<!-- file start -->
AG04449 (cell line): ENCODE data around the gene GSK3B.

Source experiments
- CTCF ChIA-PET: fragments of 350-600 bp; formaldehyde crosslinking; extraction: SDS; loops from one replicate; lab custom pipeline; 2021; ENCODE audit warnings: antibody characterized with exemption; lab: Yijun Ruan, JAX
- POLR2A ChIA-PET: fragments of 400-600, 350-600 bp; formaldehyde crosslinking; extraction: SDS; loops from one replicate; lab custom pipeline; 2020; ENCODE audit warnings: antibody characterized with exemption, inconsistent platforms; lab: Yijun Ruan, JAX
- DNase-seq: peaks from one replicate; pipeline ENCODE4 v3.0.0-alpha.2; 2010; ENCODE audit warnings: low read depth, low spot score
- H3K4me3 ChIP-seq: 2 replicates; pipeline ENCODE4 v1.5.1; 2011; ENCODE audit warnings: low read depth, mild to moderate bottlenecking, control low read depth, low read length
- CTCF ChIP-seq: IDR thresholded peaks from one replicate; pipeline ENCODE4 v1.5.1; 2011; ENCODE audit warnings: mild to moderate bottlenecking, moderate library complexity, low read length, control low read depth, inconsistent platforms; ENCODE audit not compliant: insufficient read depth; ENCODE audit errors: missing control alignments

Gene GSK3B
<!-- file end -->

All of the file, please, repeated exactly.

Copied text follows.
AG04449 (cell line): ENCODE data around the gene GSK3B.

Source experiments
- CTCF ChIA-PET: fragments of 350-600 bp; formaldehyde crosslinking; extraction: SDS; loops from one replicate; lab custom pipeline; 2021; ENCODE audit warnings: antibody characterized with exemption; lab: Yijun Ruan, JAX
- POLR2A ChIA-PET: fragments of 400-600, 350-600 bp; formaldehyde crosslinking; extraction: SDS; loops from one replicate; lab custom pipeline; 2020; ENCODE audit warnings: antibody characterized with exemption, inconsistent platforms; lab: Yijun Ruan, JAX
- DNase-seq: peaks from one replicate; pipeline ENCODE4 v3.0.0-alpha.2; 2010; ENCODE audit warnings: low read depth, low spot score
- H3K4me3 ChIP-seq: 2 replicates; pipeline ENCODE4 v1.5.1; 2011; ENCODE audit warnings: low read depth, mild to moderate bottlenecking, control low read depth, low read length
- CTCF ChIP-seq: IDR thresholded peaks from one replicate; pipeline ENCODE4 v1.5.1; 2011; ENCODE audit warnings: mild to moderate bottlenecking, moderate library complexity, low read length, control low read depth, inconsistent platforms; ENCODE audit not compliant: insufficient read depth; ENCODE audit errors: missing control alignments

Gene GSK3B